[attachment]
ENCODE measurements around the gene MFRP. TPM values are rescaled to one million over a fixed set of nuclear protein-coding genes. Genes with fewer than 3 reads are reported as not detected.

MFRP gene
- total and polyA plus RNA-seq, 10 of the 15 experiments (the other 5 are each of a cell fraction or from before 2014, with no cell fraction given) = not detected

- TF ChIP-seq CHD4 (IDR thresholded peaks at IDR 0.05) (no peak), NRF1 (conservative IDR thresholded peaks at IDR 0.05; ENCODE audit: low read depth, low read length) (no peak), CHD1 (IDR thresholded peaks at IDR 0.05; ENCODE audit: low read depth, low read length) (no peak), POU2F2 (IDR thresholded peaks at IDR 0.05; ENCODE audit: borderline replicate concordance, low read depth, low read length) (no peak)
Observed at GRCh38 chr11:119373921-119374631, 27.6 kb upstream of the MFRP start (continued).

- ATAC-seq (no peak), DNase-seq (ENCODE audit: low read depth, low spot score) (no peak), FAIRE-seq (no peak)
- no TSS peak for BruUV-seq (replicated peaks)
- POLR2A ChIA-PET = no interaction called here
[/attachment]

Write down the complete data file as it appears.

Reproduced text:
ENCODE measurements around the gene MFRP. TPM values are rescaled to one million over a fixed set of nuclear protein-coding genes. Genes with fewer than 3 reads are reported as not detected.

MFRP gene
- total and polyA plus RNA-seq, 10 of the 15 experiments (the other 5 are each of a cell fraction or from before 2014, with no cell fraction given) = not detected

- TF ChIP-seq CHD4 (IDR thresholded peaks at IDR 0.05) (no peak), NRF1 (conservative IDR thresholded peaks at IDR 0.05; ENCODE audit: low read depth, low read length) (no peak), CHD1 (IDR thresholded peaks at IDR 0.05; ENCODE audit: low read depth, low read length) (no peak), POU2F2 (IDR thresholded peaks at IDR 0.05; ENCODE audit: borderline replicate concordance, low read depth, low read length) (no peak)
Observed at GRCh38 chr11:119373921-119374631, 27.6 kb upstream of the MFRP start (continued).

- ATAC-seq (no peak), DNase-seq (ENCODE audit: low read depth, low spot score) (no peak), FAIRE-seq (no peak)
- no TSS peak for BruUV-seq (replicated peaks)
- POLR2A ChIA-PET = no interaction called here